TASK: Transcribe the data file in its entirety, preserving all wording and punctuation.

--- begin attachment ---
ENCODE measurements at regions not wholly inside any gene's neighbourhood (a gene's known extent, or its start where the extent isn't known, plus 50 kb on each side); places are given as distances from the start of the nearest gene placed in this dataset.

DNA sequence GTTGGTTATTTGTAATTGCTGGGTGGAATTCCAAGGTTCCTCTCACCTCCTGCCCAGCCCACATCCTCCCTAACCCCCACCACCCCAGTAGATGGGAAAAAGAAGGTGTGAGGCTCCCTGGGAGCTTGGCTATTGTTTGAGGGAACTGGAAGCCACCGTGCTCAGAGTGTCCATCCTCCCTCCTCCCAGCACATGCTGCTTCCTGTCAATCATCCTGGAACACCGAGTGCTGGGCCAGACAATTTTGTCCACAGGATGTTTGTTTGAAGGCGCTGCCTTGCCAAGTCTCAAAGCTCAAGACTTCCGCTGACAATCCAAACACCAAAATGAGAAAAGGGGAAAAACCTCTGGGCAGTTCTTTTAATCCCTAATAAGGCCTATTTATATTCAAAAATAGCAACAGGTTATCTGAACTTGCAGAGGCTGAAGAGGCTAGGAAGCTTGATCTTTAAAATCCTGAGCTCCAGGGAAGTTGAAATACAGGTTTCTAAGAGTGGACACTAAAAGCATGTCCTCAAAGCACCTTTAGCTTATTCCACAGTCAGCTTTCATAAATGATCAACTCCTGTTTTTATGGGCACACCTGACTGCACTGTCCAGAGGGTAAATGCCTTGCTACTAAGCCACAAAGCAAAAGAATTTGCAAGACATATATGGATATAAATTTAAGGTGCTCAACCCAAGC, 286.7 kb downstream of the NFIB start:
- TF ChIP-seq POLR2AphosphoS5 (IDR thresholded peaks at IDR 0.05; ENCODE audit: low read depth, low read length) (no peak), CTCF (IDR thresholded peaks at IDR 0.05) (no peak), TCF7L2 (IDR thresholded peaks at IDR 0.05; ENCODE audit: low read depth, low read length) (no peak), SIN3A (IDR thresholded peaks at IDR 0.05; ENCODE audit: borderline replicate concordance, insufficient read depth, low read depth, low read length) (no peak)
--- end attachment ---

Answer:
ENCODE measurements at regions not wholly inside any gene's neighbourhood (a gene's known extent, or its start where the extent isn't known, plus 50 kb on each side); places are given as distances from the start of the nearest gene placed in this dataset.

DNA sequence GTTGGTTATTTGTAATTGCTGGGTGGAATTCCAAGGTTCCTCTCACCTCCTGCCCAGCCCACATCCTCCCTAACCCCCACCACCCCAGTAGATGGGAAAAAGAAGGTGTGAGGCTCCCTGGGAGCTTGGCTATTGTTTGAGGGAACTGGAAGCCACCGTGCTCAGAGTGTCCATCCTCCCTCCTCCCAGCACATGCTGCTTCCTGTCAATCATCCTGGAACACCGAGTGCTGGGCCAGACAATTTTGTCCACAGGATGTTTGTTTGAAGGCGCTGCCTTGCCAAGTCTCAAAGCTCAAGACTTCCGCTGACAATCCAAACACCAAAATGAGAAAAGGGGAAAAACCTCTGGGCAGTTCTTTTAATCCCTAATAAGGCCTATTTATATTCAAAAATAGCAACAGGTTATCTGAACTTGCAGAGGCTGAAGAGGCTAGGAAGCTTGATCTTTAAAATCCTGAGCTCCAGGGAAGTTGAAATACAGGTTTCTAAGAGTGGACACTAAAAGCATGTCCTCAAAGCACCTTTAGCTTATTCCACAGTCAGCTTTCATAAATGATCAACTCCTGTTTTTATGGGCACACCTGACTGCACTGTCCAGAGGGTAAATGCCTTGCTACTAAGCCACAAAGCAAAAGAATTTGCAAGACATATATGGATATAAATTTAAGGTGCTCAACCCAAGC, 286.7 kb downstream of the NFIB start:
- TF ChIP-seq POLR2AphosphoS5 (IDR thresholded peaks at IDR 0.05; ENCODE audit: low read depth, low read length) (no peak), CTCF (IDR thresholded peaks at IDR 0.05) (no peak), TCF7L2 (IDR thresholded peaks at IDR 0.05; ENCODE audit: low read depth, low read length) (no peak), SIN3A (IDR thresholded peaks at IDR 0.05; ENCODE audit: borderline replicate concordance, insufficient read depth, low read depth, low read length) (no peak)